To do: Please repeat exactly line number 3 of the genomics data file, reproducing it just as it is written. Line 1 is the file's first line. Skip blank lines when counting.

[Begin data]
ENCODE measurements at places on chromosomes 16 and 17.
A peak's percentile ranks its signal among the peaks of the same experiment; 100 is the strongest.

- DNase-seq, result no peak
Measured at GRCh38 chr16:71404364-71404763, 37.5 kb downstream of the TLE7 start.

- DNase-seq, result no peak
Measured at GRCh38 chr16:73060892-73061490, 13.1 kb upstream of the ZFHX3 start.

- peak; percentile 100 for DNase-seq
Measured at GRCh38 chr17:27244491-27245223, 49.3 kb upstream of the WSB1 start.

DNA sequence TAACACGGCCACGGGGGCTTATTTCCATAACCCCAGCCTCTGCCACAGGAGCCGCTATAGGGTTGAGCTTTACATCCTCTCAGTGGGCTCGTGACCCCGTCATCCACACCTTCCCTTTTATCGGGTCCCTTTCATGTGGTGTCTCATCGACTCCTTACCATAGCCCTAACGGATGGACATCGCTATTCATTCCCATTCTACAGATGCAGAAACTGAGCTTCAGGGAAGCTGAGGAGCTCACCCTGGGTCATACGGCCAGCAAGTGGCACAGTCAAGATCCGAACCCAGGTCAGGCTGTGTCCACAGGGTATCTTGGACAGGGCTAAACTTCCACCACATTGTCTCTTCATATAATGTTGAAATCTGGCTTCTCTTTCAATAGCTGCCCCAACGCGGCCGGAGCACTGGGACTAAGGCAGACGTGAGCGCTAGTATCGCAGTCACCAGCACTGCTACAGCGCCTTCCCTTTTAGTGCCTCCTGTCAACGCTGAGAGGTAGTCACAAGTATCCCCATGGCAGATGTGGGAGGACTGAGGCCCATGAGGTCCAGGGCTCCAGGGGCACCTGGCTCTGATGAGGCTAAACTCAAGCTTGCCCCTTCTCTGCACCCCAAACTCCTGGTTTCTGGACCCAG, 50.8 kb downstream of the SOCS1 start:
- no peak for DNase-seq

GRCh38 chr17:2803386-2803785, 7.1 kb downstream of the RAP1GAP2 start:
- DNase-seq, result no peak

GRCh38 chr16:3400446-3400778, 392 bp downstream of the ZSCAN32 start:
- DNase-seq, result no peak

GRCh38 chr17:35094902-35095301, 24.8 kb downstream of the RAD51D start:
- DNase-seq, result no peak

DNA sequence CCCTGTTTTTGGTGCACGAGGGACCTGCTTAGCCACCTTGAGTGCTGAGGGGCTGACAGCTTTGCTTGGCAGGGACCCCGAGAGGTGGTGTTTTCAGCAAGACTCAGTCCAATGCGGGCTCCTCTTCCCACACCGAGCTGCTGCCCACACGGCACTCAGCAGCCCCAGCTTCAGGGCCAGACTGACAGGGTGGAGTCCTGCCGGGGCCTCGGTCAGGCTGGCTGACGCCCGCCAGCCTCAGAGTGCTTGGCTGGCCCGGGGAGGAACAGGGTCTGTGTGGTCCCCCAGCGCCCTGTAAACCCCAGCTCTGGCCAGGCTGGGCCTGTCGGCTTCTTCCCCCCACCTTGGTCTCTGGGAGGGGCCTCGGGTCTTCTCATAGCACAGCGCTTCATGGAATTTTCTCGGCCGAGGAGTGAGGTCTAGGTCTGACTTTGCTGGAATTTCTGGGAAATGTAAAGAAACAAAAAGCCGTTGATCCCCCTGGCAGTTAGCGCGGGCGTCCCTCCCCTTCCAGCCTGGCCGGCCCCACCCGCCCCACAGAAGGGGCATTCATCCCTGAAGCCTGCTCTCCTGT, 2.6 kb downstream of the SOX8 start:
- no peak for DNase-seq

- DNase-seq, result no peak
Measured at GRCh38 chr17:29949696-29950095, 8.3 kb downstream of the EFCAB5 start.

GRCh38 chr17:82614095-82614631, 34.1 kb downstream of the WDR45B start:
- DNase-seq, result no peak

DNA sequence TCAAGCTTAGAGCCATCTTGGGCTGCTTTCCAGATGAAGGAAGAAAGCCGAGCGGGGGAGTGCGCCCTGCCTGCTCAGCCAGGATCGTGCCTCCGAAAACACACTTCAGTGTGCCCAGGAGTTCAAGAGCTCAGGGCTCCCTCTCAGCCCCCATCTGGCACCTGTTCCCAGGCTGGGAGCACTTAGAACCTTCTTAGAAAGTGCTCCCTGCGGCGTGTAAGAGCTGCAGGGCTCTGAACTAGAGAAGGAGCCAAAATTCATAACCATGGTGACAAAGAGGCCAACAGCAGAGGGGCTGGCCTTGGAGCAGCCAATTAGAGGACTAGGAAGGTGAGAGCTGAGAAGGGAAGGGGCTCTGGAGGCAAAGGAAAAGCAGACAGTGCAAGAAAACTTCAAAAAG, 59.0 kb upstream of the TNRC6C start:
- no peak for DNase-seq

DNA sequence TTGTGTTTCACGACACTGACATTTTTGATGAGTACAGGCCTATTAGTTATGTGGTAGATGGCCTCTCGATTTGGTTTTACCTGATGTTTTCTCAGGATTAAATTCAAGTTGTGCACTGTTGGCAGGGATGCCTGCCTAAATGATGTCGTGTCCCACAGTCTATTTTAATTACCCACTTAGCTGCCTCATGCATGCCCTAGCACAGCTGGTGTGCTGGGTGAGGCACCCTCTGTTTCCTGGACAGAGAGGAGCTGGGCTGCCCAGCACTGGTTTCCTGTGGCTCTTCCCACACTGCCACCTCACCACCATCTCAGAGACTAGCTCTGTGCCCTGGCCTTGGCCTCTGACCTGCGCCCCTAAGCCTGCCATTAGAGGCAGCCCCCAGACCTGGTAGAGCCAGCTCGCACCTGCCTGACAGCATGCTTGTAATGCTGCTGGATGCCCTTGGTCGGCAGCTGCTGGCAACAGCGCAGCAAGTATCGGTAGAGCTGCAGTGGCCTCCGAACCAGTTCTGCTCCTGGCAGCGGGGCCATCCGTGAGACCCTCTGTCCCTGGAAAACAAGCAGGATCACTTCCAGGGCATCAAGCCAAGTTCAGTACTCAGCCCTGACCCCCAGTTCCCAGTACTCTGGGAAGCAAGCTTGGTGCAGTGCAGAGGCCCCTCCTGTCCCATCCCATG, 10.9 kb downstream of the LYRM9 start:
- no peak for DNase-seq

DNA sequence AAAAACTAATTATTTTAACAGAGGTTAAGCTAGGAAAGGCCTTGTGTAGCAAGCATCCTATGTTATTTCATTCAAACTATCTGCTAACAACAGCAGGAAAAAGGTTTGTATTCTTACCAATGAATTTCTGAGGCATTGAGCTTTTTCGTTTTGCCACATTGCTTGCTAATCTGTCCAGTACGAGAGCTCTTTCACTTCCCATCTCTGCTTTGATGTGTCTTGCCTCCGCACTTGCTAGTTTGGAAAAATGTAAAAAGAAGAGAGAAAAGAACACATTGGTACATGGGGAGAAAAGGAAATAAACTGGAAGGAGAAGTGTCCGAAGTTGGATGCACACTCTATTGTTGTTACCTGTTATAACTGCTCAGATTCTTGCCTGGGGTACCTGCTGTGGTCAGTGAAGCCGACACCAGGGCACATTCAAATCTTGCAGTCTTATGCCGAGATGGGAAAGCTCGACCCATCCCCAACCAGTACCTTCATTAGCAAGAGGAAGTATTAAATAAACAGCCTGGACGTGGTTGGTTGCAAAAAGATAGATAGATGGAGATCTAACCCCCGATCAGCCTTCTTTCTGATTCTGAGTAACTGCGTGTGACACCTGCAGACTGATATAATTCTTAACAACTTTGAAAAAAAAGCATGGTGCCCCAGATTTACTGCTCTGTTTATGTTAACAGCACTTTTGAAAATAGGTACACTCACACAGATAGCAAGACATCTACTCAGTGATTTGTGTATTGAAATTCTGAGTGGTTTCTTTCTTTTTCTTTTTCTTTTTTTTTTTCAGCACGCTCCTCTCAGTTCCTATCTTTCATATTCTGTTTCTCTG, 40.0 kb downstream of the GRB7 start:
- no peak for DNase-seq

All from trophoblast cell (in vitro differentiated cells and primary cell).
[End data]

- DNase-seq, result no peak